Franklin-Myers plows through the TE’s attempted chip and takes on the sixth offensive lineman. Franklin-Myers jabs two hands into the blocker’s upper body, splashing him back. The right tackle comes over to help, but Franklin-Myers continues to keep hands-on, remain balanced, and string the run to the outside. With Franklin-Myers eating up two blockers, C.J. Mosley remains untouched and is able to shoot the gap for the stop.

The TE leaves Franklin-Myers unblocked for the pulling RG to pick him up. Franklin-Myers diagnoses the action and prepares to take on the RG, positioning himself to drive the RG outside and funnel the runner back inside. Franklin-Myers extends his inside arm into the RG’s chest and lands firm contact. With control of the battle, Franklin-Myers takes a hard outside angle to beat the runner outside. In the process, Franklin-Myers gets in the way of the pulling center, preventing him from blocking anyone.

Ultimately, not only does Franklin-Myers successfully get outside and influence the runner to go back inside, but since he also got in the center’s way, Franklin-Myers was able to free up an unblocked Jordan Whitehead and Sauce Gardner.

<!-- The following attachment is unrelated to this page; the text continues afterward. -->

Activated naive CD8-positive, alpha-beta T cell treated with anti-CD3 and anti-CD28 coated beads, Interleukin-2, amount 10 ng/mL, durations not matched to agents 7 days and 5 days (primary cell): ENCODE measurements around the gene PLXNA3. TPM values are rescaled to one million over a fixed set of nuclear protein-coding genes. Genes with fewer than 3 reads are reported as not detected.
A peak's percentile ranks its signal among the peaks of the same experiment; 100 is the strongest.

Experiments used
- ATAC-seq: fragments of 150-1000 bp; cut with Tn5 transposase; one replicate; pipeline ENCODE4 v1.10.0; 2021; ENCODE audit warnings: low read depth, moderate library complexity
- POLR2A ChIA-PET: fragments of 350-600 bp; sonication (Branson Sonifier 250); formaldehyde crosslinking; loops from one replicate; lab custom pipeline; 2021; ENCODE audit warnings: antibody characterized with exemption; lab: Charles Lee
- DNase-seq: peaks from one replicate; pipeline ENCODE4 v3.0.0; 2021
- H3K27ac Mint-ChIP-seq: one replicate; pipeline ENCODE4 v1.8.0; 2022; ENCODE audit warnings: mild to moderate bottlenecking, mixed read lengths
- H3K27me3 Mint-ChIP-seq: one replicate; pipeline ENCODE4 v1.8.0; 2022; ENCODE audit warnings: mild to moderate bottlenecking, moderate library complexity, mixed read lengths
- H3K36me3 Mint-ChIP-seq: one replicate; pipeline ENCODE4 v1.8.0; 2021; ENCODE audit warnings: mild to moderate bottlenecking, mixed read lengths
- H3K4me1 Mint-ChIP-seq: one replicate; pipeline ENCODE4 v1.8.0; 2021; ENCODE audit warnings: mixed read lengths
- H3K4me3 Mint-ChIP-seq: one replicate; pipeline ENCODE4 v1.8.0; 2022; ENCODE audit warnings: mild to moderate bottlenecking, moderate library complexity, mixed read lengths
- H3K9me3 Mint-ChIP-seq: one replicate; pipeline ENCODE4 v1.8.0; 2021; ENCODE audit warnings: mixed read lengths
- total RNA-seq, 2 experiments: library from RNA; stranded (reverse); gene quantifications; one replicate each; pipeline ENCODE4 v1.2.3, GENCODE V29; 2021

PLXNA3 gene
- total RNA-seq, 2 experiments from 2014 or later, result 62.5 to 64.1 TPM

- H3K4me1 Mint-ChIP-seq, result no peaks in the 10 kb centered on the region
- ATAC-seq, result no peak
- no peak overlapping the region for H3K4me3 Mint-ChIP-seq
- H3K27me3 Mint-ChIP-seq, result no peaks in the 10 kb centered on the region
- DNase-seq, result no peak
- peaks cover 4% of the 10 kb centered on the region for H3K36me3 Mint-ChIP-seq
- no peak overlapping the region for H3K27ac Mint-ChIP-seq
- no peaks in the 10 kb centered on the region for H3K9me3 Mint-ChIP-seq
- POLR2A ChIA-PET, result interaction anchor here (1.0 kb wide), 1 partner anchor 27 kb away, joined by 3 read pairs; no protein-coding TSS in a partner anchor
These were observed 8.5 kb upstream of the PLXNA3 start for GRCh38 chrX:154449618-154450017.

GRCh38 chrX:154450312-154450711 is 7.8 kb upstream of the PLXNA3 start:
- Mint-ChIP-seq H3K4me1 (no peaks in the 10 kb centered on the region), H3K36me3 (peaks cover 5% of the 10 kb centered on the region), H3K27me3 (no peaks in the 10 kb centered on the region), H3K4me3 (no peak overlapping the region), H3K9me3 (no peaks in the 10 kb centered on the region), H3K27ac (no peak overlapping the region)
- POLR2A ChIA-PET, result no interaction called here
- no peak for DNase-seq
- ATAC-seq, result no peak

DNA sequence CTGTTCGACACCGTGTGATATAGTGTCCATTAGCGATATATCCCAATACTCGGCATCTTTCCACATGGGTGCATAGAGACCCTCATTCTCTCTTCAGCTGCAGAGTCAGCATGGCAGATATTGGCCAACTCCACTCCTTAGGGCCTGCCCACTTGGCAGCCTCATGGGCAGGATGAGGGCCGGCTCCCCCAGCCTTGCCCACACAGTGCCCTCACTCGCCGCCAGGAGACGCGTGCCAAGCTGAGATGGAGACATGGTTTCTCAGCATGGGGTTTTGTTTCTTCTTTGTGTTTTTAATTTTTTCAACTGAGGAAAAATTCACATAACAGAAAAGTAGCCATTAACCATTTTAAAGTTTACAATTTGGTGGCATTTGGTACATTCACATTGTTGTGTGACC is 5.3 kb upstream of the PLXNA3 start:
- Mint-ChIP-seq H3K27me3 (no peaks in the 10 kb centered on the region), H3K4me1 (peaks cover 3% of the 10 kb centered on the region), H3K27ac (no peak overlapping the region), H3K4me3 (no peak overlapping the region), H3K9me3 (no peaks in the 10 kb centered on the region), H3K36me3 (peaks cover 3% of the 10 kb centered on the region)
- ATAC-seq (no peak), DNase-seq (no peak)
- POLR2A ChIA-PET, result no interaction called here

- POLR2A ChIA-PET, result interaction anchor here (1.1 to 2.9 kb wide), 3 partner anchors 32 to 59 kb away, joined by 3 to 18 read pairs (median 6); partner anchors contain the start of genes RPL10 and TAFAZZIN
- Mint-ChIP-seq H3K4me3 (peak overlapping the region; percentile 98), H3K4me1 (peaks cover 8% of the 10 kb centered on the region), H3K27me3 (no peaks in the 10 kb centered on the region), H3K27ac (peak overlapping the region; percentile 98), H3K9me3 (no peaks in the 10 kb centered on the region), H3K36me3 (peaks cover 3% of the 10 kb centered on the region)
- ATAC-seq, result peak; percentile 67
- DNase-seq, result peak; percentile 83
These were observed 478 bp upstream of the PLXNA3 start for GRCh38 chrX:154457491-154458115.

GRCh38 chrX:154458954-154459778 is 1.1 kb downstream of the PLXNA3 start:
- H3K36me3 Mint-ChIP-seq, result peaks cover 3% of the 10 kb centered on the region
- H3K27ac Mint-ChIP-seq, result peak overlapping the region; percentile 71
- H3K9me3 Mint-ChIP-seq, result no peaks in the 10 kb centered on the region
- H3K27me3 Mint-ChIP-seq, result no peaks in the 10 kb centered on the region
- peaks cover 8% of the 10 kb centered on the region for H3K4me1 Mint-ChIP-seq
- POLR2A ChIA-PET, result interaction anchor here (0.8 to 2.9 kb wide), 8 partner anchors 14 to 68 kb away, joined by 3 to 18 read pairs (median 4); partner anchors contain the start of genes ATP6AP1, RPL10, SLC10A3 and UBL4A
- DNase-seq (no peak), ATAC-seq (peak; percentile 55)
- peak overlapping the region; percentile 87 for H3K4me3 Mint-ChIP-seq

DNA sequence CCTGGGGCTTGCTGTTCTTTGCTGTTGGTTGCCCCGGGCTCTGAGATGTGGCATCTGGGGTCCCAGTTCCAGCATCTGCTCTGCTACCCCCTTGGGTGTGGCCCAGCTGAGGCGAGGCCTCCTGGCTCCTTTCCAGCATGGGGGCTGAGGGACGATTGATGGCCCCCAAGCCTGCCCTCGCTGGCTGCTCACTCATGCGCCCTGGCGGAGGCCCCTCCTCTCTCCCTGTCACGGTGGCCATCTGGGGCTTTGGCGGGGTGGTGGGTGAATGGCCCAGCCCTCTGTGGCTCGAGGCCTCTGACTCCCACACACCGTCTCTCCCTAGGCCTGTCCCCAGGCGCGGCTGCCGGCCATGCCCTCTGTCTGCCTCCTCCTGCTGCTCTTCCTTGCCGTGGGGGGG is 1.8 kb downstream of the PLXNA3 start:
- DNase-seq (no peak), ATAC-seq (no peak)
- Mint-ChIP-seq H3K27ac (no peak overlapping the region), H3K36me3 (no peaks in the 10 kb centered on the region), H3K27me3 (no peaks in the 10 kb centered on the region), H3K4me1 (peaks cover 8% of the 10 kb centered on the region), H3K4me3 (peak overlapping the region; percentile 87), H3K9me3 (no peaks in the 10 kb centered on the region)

We see another example of Franklin-Myers being an unfair matchup for tight ends. He overpowers the TE using a jab to the chest with his inside arm, blasting the TE inside and clogging the C-gap. Franklin-Myers pushes the TE so far inside that he trips the pulling LG, causing the LG to whiff on his attempted block of Mosley. The runner goes straight into a brick wall.

Random thought: When you’re watching a game on TV and you see a runner plod into a giant clump of humanity for no gain, it feels very anticlimactic to watch. This is because it’s almost impossible to see how exactly the clump was created. Everything happens so quickly and the camera’s parallel angle to the line of scrimmage makes it difficult to perceive individual battles. But it’s a lot of fun to rewatch the end-zone angle of the All-22 film and pinpoint the exact little one-on-one moments that create those brick walls of human beings.

This is a good play by Franklin-Myers, but I figured it was worth noting that the play also displays some of the physical limitations that give him a lower ceiling as a pass rusher on the edge than on the interior.